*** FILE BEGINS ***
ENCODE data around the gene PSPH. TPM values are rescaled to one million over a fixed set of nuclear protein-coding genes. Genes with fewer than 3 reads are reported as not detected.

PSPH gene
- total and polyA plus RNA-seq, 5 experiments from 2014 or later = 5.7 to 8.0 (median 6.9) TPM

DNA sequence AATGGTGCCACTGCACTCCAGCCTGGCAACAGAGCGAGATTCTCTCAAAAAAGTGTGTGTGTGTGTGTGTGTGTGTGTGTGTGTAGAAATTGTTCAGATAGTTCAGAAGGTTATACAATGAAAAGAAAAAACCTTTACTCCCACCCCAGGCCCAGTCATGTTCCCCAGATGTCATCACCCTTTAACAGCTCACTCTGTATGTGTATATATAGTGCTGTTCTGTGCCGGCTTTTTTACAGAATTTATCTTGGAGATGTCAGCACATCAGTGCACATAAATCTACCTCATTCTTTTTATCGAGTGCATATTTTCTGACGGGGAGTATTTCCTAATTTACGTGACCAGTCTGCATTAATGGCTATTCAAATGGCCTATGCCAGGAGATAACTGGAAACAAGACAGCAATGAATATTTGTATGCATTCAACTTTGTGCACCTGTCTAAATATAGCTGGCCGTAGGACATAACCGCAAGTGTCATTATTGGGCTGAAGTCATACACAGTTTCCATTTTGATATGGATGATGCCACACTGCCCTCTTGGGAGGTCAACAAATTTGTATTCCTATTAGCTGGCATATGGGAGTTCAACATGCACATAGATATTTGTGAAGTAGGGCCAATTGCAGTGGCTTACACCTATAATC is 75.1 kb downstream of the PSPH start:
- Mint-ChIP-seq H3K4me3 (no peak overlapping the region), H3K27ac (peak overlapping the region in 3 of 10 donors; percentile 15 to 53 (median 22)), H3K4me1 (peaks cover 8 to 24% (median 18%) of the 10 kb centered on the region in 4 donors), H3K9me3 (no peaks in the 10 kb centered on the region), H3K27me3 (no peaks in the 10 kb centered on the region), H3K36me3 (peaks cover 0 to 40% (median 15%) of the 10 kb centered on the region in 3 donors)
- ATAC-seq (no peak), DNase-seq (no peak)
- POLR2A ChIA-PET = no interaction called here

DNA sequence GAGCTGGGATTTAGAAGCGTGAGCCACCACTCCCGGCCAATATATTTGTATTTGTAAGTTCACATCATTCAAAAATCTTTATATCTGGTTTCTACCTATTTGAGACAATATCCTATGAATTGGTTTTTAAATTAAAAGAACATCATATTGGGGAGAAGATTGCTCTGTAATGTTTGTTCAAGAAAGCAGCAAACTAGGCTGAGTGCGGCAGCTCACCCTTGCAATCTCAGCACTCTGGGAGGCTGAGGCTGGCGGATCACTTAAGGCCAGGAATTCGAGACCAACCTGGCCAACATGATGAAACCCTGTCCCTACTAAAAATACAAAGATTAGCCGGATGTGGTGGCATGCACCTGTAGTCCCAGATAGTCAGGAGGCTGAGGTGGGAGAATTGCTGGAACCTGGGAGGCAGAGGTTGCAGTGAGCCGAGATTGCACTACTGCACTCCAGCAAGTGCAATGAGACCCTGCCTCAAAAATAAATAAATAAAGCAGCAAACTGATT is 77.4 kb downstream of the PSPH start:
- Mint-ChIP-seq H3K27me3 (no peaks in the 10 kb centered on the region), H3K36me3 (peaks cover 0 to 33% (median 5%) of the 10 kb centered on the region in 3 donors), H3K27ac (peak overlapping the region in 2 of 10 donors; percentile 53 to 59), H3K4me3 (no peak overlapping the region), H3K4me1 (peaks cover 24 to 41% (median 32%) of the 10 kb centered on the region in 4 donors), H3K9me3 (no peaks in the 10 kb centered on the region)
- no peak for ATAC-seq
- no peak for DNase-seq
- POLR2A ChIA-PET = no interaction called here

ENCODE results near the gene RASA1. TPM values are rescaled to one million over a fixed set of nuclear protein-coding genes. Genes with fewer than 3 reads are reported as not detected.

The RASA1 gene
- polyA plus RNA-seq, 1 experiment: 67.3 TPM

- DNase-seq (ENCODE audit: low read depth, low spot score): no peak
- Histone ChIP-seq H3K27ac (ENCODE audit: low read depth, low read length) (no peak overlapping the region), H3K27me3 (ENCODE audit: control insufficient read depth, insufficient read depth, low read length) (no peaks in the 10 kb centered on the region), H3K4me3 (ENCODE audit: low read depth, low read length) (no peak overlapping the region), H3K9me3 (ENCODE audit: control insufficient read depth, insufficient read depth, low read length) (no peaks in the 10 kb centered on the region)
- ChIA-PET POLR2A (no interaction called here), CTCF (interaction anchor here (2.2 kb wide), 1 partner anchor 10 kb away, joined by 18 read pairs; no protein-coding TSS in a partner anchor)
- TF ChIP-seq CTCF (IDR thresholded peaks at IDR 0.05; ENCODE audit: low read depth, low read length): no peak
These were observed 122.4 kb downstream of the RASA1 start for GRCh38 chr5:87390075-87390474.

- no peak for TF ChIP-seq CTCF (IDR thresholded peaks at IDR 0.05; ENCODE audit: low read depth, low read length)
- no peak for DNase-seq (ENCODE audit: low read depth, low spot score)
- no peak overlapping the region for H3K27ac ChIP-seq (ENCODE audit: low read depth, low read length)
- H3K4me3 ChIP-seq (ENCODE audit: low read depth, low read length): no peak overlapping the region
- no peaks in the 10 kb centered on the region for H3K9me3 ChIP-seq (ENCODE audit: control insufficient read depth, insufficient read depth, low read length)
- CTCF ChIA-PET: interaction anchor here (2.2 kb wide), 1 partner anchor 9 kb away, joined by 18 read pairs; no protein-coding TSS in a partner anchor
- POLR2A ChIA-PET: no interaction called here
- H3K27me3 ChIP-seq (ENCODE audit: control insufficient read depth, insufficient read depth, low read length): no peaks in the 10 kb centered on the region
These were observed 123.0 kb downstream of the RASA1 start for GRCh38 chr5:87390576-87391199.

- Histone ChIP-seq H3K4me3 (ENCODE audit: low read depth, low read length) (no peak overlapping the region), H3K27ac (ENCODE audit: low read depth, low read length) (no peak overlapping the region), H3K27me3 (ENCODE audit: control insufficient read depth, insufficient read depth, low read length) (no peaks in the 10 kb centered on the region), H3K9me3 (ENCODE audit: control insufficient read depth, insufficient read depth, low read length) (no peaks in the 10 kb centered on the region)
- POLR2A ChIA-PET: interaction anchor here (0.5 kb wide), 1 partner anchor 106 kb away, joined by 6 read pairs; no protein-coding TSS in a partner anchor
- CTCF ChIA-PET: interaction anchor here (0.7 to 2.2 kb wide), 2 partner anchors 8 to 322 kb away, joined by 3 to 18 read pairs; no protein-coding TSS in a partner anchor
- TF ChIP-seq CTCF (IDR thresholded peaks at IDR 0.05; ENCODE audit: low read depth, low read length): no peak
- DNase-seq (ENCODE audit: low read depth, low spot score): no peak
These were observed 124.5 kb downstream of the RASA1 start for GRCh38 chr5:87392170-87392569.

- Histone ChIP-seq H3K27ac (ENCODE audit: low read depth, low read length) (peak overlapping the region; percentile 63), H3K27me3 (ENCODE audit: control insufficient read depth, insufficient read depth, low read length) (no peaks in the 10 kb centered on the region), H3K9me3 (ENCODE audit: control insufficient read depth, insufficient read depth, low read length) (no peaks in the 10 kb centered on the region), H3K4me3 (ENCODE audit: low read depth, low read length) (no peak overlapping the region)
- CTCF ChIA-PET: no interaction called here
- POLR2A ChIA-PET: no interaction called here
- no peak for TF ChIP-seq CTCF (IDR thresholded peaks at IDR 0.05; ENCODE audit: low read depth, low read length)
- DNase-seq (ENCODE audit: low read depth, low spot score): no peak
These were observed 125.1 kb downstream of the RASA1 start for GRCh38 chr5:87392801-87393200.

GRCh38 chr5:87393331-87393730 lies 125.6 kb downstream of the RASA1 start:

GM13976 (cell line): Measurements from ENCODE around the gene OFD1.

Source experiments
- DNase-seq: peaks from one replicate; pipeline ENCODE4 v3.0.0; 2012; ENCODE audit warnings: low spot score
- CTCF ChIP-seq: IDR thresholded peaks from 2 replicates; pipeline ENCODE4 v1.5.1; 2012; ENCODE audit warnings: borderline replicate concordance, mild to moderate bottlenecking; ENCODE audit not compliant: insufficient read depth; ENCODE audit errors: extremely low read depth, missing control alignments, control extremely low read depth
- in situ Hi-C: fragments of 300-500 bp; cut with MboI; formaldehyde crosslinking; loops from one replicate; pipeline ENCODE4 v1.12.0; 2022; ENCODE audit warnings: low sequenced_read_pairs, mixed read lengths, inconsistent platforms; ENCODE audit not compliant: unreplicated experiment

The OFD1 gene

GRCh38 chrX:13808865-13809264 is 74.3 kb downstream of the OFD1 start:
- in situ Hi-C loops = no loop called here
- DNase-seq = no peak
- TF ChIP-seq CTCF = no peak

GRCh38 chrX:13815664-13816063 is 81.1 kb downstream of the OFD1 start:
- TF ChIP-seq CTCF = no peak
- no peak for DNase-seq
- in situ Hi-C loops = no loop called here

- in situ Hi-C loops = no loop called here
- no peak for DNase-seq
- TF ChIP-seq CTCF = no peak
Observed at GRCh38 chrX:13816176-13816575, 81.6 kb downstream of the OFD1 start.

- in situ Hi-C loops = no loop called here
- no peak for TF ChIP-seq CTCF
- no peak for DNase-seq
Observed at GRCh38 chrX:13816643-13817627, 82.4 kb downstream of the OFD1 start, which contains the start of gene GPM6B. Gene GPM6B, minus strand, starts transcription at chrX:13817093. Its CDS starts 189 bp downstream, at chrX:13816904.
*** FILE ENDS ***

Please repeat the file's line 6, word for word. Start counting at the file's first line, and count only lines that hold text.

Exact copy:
- ATAC-seq (no peak), DNase-seq (no peak)